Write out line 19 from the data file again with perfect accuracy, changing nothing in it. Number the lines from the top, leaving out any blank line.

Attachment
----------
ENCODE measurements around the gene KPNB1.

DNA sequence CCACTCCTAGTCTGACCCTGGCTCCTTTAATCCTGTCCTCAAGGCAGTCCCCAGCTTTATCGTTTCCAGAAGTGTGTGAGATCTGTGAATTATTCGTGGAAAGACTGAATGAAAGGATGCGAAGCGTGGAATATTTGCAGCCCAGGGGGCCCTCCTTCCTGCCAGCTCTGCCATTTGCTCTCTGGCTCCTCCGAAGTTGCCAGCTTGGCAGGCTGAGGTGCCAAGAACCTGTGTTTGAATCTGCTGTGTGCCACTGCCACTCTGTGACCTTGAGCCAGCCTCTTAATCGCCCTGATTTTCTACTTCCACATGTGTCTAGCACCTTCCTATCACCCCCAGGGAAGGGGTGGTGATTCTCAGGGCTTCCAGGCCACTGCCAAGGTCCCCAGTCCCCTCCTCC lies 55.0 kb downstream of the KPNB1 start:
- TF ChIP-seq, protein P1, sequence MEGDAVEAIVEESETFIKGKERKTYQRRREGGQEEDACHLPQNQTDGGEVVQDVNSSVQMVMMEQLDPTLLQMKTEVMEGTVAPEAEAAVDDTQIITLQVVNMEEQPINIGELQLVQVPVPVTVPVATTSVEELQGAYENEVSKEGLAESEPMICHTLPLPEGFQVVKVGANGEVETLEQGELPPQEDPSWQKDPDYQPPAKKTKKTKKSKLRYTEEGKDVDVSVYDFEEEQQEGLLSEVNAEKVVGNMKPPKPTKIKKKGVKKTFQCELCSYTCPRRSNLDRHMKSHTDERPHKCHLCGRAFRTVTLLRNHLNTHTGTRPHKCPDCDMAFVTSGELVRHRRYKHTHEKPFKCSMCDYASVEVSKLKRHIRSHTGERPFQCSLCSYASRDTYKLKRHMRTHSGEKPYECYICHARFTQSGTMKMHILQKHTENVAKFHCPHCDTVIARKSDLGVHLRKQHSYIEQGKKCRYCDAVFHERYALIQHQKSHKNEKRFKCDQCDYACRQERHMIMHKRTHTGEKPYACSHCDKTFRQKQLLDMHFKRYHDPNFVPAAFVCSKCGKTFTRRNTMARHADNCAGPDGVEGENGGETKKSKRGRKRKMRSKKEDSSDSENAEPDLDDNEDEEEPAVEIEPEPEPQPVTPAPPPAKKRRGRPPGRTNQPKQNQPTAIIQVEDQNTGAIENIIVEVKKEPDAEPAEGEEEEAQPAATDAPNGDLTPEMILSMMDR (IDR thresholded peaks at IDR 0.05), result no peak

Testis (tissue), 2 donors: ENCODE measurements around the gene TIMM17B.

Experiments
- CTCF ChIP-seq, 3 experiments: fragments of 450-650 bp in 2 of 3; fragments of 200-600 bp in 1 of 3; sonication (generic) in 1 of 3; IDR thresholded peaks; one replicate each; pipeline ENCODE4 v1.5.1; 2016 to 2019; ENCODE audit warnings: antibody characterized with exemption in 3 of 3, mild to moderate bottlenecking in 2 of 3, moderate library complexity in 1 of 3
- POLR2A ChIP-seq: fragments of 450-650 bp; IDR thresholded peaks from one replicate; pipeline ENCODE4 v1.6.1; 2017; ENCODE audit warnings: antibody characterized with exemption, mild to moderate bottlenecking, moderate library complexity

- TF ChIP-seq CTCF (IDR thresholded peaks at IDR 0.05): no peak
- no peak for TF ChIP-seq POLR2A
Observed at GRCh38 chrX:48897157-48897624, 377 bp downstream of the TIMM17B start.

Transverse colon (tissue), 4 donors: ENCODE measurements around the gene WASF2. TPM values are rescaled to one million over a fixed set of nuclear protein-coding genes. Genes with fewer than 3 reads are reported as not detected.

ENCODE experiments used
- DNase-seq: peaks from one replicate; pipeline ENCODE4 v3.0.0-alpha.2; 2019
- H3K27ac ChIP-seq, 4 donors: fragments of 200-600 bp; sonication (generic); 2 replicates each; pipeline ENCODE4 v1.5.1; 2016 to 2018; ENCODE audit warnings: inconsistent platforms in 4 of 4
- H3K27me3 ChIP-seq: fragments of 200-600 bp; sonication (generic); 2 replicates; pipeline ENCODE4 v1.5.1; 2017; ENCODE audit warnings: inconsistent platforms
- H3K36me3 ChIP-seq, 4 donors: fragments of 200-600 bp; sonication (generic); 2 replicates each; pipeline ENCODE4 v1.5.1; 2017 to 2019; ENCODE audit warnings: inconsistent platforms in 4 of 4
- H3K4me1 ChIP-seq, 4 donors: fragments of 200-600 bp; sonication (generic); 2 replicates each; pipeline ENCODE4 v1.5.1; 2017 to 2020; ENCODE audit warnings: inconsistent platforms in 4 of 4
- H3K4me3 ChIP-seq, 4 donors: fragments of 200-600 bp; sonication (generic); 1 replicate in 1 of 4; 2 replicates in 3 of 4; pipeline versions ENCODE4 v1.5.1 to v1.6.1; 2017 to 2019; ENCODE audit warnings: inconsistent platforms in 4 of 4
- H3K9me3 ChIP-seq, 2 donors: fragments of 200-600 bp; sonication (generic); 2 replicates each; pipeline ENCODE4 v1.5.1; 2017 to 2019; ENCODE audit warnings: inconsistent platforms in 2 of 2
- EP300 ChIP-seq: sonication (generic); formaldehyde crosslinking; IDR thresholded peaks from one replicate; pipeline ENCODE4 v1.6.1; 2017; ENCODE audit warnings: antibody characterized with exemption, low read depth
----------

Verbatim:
- H3K9me3 ChIP-seq, 2 donors: fragments of 200-600 bp; sonication (generic); 2 replicates each; pipeline ENCODE4 v1.5.1; 2017 to 2019; ENCODE audit warnings: inconsistent platforms in 2 of 2